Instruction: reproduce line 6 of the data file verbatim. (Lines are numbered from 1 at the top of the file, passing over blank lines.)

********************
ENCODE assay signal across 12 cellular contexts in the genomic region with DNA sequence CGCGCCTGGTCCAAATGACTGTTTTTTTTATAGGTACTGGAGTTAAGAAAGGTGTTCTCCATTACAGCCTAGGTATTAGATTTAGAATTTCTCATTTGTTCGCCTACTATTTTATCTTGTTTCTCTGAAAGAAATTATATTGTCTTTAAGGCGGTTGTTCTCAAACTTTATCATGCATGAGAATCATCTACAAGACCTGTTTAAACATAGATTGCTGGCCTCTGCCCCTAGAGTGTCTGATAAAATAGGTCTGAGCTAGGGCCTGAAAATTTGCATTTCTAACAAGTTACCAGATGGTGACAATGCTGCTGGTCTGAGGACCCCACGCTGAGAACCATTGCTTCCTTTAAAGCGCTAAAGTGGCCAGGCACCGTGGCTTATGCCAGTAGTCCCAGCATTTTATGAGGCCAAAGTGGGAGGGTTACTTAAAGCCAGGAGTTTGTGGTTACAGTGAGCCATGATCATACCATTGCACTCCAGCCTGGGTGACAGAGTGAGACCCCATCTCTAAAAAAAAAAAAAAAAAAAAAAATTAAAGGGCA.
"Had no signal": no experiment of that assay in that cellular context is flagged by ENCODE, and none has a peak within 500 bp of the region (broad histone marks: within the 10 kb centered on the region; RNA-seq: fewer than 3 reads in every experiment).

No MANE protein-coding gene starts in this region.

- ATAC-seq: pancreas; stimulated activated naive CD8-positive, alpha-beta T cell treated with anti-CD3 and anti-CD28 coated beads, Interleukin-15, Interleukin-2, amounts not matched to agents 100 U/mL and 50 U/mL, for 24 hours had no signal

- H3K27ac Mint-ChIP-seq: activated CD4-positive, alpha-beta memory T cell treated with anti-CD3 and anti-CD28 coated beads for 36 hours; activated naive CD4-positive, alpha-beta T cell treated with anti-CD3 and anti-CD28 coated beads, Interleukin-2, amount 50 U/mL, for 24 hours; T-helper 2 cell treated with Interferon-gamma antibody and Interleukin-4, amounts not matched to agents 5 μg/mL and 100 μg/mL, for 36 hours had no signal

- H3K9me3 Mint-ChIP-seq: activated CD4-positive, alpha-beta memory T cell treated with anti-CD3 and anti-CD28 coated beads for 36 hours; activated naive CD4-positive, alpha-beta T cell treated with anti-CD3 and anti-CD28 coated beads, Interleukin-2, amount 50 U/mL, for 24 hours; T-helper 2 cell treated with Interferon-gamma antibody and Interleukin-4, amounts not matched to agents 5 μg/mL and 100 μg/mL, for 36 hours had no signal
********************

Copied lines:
- H3K9me3 Mint-ChIP-seq: activated CD4-positive, alpha-beta memory T cell treated with anti-CD3 and anti-CD28 coated beads for 36 hours; activated naive CD4-positive, alpha-beta T cell treated with anti-CD3 and anti-CD28 coated beads, Interleukin-2, amount 50 U/mL, for 24 hours; T-helper 2 cell treated with Interferon-gamma antibody and Interleukin-4, amounts not matched to agents 5 μg/mL and 100 μg/mL, for 36 hours had no signal